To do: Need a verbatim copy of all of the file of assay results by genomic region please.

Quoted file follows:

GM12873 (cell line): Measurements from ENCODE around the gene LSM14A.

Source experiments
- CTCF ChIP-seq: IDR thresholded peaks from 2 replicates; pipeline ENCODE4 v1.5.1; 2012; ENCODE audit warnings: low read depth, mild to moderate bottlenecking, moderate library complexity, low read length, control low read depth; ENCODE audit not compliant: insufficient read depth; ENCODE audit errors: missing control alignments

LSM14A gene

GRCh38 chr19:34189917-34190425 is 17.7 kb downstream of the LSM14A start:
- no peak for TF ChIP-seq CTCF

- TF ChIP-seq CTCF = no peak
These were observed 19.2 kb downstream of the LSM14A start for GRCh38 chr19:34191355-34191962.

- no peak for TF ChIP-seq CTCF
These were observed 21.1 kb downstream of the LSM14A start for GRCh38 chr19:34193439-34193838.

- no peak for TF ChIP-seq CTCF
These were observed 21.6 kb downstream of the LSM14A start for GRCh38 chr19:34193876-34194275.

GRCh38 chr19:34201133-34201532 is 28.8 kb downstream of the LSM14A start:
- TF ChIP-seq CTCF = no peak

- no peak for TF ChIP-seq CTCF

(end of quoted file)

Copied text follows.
GM12873 (cell line): Measurements from ENCODE around the gene LSM14A.

Source experiments
- CTCF ChIP-seq: IDR thresholded peaks from 2 replicates; pipeline ENCODE4 v1.5.1; 2012; ENCODE audit warnings: low read depth, mild to moderate bottlenecking, moderate library complexity, low read length, control low read depth; ENCODE audit not compliant: insufficient read depth; ENCODE audit errors: missing control alignments

LSM14A gene

GRCh38 chr19:34189917-34190425 is 17.7 kb downstream of the LSM14A start:
- no peak for TF ChIP-seq CTCF

- TF ChIP-seq CTCF = no peak
These were observed 19.2 kb downstream of the LSM14A start for GRCh38 chr19:34191355-34191962.

- no peak for TF ChIP-seq CTCF
These were observed 21.1 kb downstream of the LSM14A start for GRCh38 chr19:34193439-34193838.

- no peak for TF ChIP-seq CTCF
These were observed 21.6 kb downstream of the LSM14A start for GRCh38 chr19:34193876-34194275.

GRCh38 chr19:34201133-34201532 is 28.8 kb downstream of the LSM14A start:
- TF ChIP-seq CTCF = no peak

- no peak for TF ChIP-seq CTCF